Pandiatonicism is a technique of using the diatonic (as opposed to the chromatic) scale without the limitations of functional tonality. The term "pandiatonicism" was coined by Nicolas Slonimsky in the second edition of Music since 1900 to describe the free use in chord formations of any number up to all seven degrees of the diatonic scale. Triads with added notes such as the sixth, seventh, or second (added tone chords) are the most usual (Anon. 2001; Kennedy 2006). According to Slonimsky's definition,
Pan-diatonicism sanctions the simultaneous use of any or all seven tones of the diatonic scale, with the bass determining the harmony. The chord-building remains tertian, with the seventh, ninth, or thirteenth chords being treated as consonances functionally equivalent to the fundamental triad. (The eleventh chord is shunned in tonic harmony because of its quartal connotations.) Pan-diatonicism, as consolidation of tonality, is the favorite technique of NEO-CLASSICISM. (Slonimsky 1938, xxii)
Pandiatonic music typically uses the diatonic notes freely in dissonant combinations without conventional resolutions and/or without standard chord progressions, but always with a strong sense of tonality due to the absence of chromatics. C major is in fact the key favored by most composers using the technique. Characteristic examples include the opening of Sergei Prokofiev's Piano Concerto No. 3, Alfredo Casella's Valse diatonique, and Igor Stravinsky's Pulcinella (Latham 1992). An opposed point of view holds that pandiatonicism does not project a clear and stable tonic (Simms 1986, 63–64). Pandiatonicism is also referred to as "white-note music" (Machlis 1979, 163), though in fact occasional accidentals may be present. Other composers who employed the technique are Maurice Ravel, Paul Hindemith, Darius Milhaud, Aaron Copland, and Roy Harris (Slonimsky 1947, iv).
Slonimsky later came to regard pandiatonicism as a diatonic counterpart of Arnold Schoenberg's twelve-tone technique, whereby melodies may be made up of seven different notes of the diatonic scale, and then be inverted, retrograded, or both. According to this system, "strict pandiatonic counterpoint" may use progressions of seven different notes in each voice, with no vertical duplication (Slonimsky 1947, iv).
Examples of pandiatonicism include the harmonies Aaron Copland used in his populist work, Appalacian Spring (Jaffe 1992, 30–31), and the minimalist music by Steve Reich, Philip Glass, and the later works of John Adams (Dahlhaus et al. 2001; Jaffe 1992, 28).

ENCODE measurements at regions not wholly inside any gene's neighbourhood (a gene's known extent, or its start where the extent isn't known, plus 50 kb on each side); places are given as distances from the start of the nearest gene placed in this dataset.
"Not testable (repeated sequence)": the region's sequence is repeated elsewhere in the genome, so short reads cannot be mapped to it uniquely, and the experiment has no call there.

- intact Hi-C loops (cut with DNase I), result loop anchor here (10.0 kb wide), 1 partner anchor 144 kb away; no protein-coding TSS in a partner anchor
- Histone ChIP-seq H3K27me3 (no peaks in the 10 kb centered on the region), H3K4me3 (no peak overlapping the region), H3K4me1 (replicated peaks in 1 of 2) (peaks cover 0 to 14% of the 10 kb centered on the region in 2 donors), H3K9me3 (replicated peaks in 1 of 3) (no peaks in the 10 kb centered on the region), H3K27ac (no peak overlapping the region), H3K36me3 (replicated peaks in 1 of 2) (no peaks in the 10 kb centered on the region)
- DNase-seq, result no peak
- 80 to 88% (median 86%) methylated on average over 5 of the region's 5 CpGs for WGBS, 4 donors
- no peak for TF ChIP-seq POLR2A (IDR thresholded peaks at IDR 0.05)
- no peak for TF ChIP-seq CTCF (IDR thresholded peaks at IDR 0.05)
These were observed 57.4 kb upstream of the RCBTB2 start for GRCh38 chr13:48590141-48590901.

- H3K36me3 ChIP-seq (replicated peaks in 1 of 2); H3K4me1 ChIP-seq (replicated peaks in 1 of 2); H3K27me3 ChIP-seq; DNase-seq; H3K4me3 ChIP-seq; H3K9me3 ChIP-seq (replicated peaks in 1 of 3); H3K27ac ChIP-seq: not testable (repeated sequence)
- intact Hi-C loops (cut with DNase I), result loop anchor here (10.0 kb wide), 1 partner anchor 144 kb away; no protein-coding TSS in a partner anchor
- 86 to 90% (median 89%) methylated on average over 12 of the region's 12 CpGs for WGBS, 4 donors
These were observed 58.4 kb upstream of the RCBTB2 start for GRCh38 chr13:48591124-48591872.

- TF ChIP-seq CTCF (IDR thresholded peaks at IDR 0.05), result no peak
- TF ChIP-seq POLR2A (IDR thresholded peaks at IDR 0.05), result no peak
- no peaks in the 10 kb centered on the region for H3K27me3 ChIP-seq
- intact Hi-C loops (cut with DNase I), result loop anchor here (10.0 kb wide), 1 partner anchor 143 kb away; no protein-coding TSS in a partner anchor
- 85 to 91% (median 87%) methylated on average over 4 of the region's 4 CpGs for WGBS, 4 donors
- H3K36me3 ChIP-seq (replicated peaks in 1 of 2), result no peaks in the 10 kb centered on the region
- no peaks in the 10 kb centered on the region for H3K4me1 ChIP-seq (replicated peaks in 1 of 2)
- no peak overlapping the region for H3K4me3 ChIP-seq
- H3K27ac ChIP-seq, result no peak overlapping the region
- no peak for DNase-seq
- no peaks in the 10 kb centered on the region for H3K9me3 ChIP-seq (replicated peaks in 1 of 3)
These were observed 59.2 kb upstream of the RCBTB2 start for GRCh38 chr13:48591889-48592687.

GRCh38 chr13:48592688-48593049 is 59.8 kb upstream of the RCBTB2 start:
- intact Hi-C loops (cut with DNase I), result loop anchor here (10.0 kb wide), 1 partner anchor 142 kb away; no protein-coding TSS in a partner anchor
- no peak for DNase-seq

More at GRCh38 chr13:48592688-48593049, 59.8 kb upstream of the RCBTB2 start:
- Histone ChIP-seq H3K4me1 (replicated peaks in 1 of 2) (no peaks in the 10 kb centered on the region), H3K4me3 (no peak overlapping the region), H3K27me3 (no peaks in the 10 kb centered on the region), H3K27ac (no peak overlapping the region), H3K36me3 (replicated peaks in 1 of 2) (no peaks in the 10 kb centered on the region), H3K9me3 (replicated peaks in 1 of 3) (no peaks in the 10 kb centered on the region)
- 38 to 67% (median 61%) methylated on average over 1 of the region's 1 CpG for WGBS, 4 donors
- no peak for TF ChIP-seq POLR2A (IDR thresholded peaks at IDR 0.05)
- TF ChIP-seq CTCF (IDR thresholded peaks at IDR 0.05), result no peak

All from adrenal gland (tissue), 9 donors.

The following musical works include pandiatonicism.
- John Adams
- Aaron Copland
- Appalachian Spring (Jaffe 1992, 28)
- Claude Debussy
- George Gershwin
- Variations on "I Got Rhythm" (Schiff 1997, 81)
- Maurice Ravel
- Rigaudon, from Le tombeau de Couperin (Slonimsky 2000, 256)
- Steve Reich
- Ned Rorem
- String Quartet No. 2 (Strassburg 1976)
- Déodat de Séverac
- "Temps de neige" (Waters 2008, 104)
- Igor Stravinsky
- Concerto for Piano and Wind Instruments (Machlis 1979, 163)
- Heitor Villa-Lobos
- String Quartet No. 10 (Daniels 1966)
- Anon. 2001. "Pandiatonicism". The New Grove Dictionary of Music and Musicians, second edition, edited by Stanley Sadie and John Tyrrell. London: Macmillan Publishers.
- Dahlhaus, Carl, Julian Anderson, Charles Wilson, Richard Cohn, and Brian Hyer. 2001. "Harmony". The New Grove Dictionary of Music and Musicians, second edition, edited by Stanley Sadie and John Tyrrell. London: Macmillan Publishers.
- Daniels, Arthur. 1966. "Heitor Villa-Lobos: String Quartet No. 10" (review). Notes, second series 22, no. 3 (March): 1108.
- Hepokoski, James A. 1984. "Formulaic Openings in Debussy". 19th-Century Music 8, no. 1 (Summer): 44-59.
- Jaffe, Stephen. "Conversation between SJ and JS on the New Tonality". Contemporary Music Review 1992, Vol. 6 (2), pp. 27–38.
- Kennedy, Michael. 2006. "Pandiatonicism". The Oxford Dictionary of Music, second edition, revised; edited by Joyce Bourne. Oxford and New York: Oxford University Press. ISBN 978-0-19-861459-3.
- Latham, Alison (ed.). 1992. "Pandiatonicism [Pandiatonism]". The Oxford Companion to Music. Oxford and New York: Oxford University Press.
- Machlis, Joseph. 1979. Introduction to Contemporary Music, second edition. New York nd London: W. W. Norton & Company. ISBN 0-393-09026-4.
- Mann, William. "London". Times (December 27, 1963) via Companion
- Schiff, David. 1997. Gershwin: Rhapsody in Blue. Cambridge Music Handbooks. Cambridge and New York: Cambridge University Press. ISBN 9780521559539.
- Simms, Bryan R. 1986. Music of the Twentieth Century: Style and Structure. New York: Schirmer Books; London: Collier Macmillan Publishers. ISBN 0-02-872580-8.
- Slonimsky, Nicolas. 1938. Music since 1900, second edition. New York: W. W. Norton Company, Inc.
- Slonimsky, Nicolas, 1947. Thesaurus of Scales and Melodic Patterns. New York: Charles Scribner’s Sons. ISBN 0-02-611850-5. Reprinted, Schirmer Trade Books, 1975. ISBN 978-0825614491.
- Slonimsky, Nicolas. 2000. The Listener's Companion: The Great Composers and Their Works, edited by Electra Yourke. New York: Schirmer Trade Books. ISBN 9780825672781.
- Strassburg, Robert. 1976. "Ned Rorem: String Quartet No. 2" (review). Notes, second series 33, no. 1 (September): 166.
- Waters, Robert Francis. 2008. Déodat de Séverac: Musical Identity in Fin de Siècle France. Aldershot, England and Burlington, VT: Ashgate Publishing. ISBN 9780754641056.